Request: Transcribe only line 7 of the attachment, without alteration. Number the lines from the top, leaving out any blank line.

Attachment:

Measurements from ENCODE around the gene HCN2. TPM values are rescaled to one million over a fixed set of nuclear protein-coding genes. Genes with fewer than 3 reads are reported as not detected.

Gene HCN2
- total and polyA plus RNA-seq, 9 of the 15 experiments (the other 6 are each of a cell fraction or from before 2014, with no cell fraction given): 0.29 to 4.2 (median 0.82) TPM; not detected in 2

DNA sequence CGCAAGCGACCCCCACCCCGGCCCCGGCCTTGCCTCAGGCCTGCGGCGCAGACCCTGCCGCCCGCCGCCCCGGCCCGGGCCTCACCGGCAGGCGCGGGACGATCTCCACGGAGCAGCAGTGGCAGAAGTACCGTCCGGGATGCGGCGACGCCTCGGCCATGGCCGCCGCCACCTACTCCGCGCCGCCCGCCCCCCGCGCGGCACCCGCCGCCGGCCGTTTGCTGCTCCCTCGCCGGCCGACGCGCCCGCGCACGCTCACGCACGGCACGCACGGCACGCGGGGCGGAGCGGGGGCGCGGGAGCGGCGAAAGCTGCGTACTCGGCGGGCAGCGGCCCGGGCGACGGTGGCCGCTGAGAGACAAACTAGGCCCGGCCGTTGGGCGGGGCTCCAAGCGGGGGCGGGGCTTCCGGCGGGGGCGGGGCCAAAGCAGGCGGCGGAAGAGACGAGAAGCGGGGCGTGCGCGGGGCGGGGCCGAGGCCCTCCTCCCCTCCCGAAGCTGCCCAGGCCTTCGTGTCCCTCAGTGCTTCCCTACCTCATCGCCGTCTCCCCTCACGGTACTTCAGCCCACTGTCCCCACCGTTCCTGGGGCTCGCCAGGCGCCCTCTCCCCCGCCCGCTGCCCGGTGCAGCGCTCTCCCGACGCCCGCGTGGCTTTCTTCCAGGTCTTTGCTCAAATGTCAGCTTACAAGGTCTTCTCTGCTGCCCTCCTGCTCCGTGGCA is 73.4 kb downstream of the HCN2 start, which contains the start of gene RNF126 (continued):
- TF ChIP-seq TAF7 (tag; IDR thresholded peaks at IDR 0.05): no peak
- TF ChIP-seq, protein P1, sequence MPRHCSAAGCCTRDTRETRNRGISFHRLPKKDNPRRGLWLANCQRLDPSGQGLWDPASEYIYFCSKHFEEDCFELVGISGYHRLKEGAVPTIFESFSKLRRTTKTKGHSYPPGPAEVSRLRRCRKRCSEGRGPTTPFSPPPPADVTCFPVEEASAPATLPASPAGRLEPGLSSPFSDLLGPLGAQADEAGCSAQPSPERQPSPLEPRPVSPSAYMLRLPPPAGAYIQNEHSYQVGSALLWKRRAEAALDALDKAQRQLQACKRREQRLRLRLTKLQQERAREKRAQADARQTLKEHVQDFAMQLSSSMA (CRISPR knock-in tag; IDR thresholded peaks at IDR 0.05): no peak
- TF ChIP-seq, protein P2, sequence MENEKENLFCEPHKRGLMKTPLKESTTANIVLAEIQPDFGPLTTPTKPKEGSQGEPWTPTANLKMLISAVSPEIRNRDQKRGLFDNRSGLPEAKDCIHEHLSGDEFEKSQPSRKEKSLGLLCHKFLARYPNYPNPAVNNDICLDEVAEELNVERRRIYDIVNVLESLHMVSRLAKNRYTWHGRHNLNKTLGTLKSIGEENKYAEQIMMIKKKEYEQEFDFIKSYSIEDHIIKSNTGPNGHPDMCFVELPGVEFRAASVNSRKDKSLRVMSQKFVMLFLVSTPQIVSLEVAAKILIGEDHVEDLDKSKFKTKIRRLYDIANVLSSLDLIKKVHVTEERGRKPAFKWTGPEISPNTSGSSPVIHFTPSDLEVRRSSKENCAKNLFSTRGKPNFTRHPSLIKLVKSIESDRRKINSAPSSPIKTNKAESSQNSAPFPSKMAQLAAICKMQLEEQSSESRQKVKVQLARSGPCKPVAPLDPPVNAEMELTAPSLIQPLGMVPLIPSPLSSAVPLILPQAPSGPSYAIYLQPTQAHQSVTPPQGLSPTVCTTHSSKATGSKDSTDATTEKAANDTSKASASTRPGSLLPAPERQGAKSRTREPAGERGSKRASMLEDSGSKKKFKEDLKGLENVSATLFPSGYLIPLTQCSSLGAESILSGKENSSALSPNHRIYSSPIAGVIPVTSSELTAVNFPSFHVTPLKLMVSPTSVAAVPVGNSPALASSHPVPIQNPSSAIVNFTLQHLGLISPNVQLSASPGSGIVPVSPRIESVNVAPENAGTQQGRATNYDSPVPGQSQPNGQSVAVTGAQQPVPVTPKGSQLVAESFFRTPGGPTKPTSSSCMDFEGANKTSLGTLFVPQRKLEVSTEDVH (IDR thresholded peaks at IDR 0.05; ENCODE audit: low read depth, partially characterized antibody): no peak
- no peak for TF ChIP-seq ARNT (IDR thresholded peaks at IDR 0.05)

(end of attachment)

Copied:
- TF ChIP-seq, protein P2, sequence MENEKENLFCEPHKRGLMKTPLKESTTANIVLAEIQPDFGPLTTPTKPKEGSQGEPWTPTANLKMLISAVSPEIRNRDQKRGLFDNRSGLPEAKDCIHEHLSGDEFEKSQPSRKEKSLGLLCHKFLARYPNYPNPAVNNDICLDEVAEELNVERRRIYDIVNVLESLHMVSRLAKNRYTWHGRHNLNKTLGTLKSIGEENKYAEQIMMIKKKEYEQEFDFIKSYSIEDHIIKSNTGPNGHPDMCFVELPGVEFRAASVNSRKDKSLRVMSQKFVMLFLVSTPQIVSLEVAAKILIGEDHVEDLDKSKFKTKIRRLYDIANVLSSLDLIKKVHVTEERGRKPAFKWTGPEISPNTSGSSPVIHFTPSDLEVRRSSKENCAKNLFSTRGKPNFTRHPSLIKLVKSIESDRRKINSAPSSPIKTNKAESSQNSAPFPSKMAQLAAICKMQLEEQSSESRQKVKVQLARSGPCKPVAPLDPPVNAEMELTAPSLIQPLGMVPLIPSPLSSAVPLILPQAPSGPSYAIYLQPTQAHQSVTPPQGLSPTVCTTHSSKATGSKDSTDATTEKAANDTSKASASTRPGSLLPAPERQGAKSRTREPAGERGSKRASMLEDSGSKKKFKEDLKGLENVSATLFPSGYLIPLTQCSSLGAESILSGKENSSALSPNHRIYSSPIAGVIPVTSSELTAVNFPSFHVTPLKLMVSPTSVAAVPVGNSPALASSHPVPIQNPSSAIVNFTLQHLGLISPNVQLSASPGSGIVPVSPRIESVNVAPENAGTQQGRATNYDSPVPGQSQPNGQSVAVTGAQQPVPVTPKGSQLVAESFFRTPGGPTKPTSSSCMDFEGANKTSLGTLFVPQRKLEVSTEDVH (IDR thresholded peaks at IDR 0.05; ENCODE audit: low read depth, partially characterized antibody): no peak